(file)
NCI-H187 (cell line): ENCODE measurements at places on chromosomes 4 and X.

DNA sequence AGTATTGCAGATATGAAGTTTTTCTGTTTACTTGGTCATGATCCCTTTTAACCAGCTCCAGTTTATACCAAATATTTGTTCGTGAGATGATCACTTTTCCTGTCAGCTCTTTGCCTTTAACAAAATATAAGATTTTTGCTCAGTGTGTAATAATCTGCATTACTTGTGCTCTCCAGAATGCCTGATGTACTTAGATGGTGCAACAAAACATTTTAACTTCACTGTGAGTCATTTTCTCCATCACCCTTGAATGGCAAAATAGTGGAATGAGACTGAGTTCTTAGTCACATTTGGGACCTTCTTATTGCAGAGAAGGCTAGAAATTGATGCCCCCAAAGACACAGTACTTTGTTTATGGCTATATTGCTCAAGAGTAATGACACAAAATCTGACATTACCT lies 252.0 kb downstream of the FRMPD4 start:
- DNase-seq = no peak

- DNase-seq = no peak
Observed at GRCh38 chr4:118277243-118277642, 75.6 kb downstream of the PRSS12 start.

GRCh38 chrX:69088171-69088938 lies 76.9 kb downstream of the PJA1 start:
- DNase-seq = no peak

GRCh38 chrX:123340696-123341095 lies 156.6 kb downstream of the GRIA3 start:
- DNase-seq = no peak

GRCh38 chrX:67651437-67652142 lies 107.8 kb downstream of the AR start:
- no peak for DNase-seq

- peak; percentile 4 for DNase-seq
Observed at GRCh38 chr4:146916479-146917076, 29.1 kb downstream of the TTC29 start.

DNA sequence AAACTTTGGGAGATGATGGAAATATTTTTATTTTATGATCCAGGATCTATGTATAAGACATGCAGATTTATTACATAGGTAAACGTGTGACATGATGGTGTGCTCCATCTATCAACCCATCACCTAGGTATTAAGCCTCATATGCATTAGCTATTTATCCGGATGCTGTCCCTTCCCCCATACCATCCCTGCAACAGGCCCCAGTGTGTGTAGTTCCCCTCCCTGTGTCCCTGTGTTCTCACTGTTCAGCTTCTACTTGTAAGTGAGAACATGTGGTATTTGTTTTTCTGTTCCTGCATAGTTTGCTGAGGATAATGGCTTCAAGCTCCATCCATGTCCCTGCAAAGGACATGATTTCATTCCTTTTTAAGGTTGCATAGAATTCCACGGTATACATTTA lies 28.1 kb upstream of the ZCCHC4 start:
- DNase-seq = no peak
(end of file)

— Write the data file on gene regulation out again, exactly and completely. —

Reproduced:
NCI-H187 (cell line): ENCODE measurements at places on chromosomes 4 and X.

DNA sequence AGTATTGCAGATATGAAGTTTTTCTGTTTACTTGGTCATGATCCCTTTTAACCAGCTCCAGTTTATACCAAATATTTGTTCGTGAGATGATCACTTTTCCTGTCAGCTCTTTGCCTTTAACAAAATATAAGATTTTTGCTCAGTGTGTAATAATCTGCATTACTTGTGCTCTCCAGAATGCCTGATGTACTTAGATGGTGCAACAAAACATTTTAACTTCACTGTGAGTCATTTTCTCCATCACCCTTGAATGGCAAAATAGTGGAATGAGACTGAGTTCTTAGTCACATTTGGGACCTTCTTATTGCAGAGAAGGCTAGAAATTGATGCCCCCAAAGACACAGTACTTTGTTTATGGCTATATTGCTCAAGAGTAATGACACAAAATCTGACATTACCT lies 252.0 kb downstream of the FRMPD4 start:
- DNase-seq = no peak

- DNase-seq = no peak
Observed at GRCh38 chr4:118277243-118277642, 75.6 kb downstream of the PRSS12 start.

GRCh38 chrX:69088171-69088938 lies 76.9 kb downstream of the PJA1 start:
- DNase-seq = no peak

GRCh38 chrX:123340696-123341095 lies 156.6 kb downstream of the GRIA3 start:
- DNase-seq = no peak

GRCh38 chrX:67651437-67652142 lies 107.8 kb downstream of the AR start:
- no peak for DNase-seq

- peak; percentile 4 for DNase-seq
Observed at GRCh38 chr4:146916479-146917076, 29.1 kb downstream of the TTC29 start.

DNA sequence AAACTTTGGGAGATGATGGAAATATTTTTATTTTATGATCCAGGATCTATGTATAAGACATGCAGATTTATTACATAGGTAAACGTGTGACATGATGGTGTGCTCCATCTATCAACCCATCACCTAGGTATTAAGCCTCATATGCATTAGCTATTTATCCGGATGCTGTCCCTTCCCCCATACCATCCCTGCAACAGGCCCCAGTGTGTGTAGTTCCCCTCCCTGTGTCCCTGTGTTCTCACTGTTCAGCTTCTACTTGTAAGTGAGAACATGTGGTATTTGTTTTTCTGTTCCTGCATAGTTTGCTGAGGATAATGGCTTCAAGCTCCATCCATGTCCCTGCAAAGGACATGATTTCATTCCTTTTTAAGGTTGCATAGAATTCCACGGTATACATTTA lies 28.1 kb upstream of the ZCCHC4 start:
- DNase-seq = no peak